Letter from Anti-Human Trafficking Faith Group, Street Grace, to Congress on Corporate Transparency Hearing

Anti-Human Trafficking Faith Group, Street Grace, sent a letter to the House Financial Services Committee’s Subcommittee on National Security, International Development and Monetary Policy in support of their hearing on “Promoting Corporate Transparency: Examining Legislative Proposals to Detect and Deter Financial Crime.” The letter can be downloaded here.


Download Letter as PDF

March 10, 2019

The Honorable Maxine Waters
U.S. House Committee on Financial Services
2129 Rayburn House Office Building
Washington, D.C. 20515

The Honorable Patrick McHenry
Ranking Member
U.S. House Committee on Financial Services
4340 O’Neill House Office Building
Washington, D.C. 20002


Dear Chairwoman Waters and Ranking Member McHenry,

We write to thank you for holding this hearing on the abuses of anonymous companies and urge you to support legislative reforms to identify the true owners (aka beneficial owners) of these businesses. This is an important issue to all those concerned about combatting the insidious harms caused by human trafficking.

Street Grace is an Atlanta-based, faith-driven organization collaborating with faith, business and community leaders providing a comprehensive path to end Domestic Minor Sex Trafficking (DMST) in Metro Atlanta and throughout the United States. DMST is sexual activity in which there is a promise of the exchange of something of value to a child or another person(s) for sex with that child. Street Grace mobilizes community resources –  financial, human, and material – to fight DMST through prevention/ protection, policy and pursuit (of the buyers and traffickers).

Traffickers thrive in the shadows of our economy.  They engage in this illicit activity because it is, sadly, profitable – a $290 million illegal industry in Georgia alone. Traffickers often hide behind the facade of legal businesses that, in fact, provide cover for the illegal activity. Sweeps of illicit massage businesses often result in rounding up trafficked victims or low-level employees. A storefront may be closed only to open up a short time later by the true owners of the illicit enterprise who were given cover by corporate anonymity. In 2017, one of our allies, Polaris, looked into illicit massage businesses in several metropolitan areas around the country including Tampa, Honolulu, Houston, San Francisco, Albany, Columbus, Oklahoma City, and Fairfax County, Virginia. They found that, “the inability to identify beneficial ownership was a recurring challenge in every location.”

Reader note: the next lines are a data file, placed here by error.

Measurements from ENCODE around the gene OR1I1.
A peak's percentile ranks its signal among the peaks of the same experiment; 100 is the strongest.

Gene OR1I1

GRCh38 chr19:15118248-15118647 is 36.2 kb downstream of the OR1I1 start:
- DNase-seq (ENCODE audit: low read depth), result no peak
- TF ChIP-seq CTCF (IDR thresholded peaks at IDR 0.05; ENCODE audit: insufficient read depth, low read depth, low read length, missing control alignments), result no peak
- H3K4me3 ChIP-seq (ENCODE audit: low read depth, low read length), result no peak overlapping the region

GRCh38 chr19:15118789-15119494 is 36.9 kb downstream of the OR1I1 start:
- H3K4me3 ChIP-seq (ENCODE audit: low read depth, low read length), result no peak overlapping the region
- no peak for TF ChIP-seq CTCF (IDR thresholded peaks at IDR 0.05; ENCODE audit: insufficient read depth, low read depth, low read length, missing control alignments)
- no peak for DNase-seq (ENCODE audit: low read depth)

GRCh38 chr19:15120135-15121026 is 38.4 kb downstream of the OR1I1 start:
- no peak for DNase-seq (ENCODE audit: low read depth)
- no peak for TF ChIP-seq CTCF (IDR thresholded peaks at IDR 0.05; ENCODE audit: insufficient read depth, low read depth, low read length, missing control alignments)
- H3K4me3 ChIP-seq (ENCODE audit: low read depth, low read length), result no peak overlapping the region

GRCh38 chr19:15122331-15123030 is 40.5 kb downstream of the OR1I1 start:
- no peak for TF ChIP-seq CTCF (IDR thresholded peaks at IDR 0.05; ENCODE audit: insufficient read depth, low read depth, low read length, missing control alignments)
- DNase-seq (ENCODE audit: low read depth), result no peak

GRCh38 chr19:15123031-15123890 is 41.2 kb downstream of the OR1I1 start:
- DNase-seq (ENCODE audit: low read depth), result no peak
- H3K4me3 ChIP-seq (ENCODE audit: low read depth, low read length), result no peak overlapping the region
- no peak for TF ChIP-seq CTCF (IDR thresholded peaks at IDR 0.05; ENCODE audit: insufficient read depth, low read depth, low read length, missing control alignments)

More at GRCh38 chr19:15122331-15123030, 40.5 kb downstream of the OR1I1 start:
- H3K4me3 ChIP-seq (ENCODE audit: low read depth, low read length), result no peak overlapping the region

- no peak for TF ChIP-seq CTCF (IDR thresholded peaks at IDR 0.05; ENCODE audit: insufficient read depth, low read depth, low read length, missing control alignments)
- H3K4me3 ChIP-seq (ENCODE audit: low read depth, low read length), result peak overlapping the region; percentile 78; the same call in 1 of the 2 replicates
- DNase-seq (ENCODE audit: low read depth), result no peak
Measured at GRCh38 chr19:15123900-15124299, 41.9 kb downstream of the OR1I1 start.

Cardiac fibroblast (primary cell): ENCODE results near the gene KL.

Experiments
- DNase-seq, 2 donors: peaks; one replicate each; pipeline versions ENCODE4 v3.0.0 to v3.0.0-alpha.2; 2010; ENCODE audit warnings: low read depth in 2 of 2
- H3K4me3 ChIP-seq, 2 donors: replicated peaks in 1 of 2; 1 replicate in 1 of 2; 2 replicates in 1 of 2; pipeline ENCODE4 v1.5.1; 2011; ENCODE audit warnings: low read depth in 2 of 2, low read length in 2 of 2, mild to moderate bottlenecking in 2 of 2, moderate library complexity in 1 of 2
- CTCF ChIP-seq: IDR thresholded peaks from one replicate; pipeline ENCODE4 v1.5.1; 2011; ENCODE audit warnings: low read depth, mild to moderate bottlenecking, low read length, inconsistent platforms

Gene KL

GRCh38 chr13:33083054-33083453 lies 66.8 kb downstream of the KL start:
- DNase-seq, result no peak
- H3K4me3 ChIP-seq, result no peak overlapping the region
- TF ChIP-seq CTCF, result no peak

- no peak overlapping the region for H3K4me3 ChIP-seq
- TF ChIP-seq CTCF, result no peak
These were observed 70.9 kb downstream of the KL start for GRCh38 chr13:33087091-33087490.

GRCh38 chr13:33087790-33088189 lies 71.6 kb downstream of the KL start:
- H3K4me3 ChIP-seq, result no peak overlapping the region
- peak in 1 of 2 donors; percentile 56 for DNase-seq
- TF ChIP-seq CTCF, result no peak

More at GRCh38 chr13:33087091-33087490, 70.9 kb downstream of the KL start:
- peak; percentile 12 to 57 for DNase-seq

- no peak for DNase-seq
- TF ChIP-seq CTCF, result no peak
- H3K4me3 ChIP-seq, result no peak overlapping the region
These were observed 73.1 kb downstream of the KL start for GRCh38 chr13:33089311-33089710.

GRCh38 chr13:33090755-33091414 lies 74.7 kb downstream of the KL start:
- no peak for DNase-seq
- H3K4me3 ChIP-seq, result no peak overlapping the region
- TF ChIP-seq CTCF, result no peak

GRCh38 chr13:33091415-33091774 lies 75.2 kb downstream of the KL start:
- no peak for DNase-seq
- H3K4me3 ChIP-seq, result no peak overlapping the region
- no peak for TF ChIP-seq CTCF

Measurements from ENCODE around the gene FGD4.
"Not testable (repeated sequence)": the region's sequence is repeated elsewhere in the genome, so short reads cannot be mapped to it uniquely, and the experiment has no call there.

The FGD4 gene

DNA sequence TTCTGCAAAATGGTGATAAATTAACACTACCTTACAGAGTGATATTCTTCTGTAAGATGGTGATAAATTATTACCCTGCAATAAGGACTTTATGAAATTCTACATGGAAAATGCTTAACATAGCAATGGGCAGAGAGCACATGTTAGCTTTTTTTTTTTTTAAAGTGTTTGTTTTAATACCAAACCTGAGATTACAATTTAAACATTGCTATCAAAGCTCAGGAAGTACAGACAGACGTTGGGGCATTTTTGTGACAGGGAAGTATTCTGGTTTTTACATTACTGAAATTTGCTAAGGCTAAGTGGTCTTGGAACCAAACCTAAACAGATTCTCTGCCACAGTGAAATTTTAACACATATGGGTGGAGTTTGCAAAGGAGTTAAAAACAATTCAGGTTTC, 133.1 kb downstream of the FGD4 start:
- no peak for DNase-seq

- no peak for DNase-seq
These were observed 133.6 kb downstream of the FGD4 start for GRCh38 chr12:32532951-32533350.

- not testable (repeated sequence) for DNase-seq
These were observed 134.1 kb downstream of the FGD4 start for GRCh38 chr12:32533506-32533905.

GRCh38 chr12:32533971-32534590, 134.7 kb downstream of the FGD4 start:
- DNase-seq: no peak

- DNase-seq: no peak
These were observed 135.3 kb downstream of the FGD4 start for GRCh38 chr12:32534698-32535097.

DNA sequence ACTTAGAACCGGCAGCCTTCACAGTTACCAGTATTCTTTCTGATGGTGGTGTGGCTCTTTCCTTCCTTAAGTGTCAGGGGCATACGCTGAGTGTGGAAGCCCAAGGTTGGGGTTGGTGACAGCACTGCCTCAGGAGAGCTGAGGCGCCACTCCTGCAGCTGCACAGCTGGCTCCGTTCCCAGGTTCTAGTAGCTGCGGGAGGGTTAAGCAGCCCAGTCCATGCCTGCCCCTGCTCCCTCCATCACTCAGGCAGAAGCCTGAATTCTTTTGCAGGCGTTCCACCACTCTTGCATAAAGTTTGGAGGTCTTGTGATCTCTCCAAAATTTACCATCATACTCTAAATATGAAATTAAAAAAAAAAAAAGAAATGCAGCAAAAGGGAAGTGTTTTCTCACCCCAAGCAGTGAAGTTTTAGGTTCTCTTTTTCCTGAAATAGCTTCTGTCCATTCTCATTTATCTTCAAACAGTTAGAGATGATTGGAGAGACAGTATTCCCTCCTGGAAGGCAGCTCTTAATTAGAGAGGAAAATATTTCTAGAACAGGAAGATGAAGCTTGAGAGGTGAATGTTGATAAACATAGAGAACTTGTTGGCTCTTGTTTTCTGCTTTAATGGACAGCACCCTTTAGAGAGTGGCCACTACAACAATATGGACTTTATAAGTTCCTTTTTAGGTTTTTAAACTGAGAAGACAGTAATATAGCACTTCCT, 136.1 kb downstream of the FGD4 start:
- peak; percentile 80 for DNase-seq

By way of example, there are cases where sex traffickers were charged with money laundering and racketeering. In one instance, the operations went through two shell companies, Crown Venture Capital and Crown Venture Management. The laundered money involved proceeds from three Seattle-based illicit massage businesses – Aloha Tanning Resort, Malibu Tanning Spa, and Avalon Spa.

Reports on the most recent, high profile sting operation of a sex trafficking operation in Florida explained that, “Small networks of spas are also common, and their ownership structures are complex and opaque.” These roadblocks discourage law enforcement from pursuing investigations in which they may never find the true owner.

It is time to end the secrecy that allows traffickers to survive undetected and profit from their crimes. Bipartisan bills in Congress have called for a much needed change in the rules that

would require companies to name their true owner(s) – the individuals who own and control the business – at the point of corporate formation and to update that information when

ownership changes. We ask you to ensure that any legislation collect the right information – that of the true owner, not managers or nominees or stand ins for the person who controls the enterprise. We also ask you to ensure that state and local law enforcement have ready access to the information so we can combat these crimes where and when they occur.

On behalf of Street Grace and the many survivors (victims) we seek to help, I urge you to move quickly to adopt these reforms. We need to provide the tools necessary for law enforcement and others to effectively combat trafficking. The victims of these crimes deserve at least that much.

If I can be of service to you in any way please do not hesitate to reach out to or directly at 678.524.7008.


Bob Rodgers
CEO, Street Grace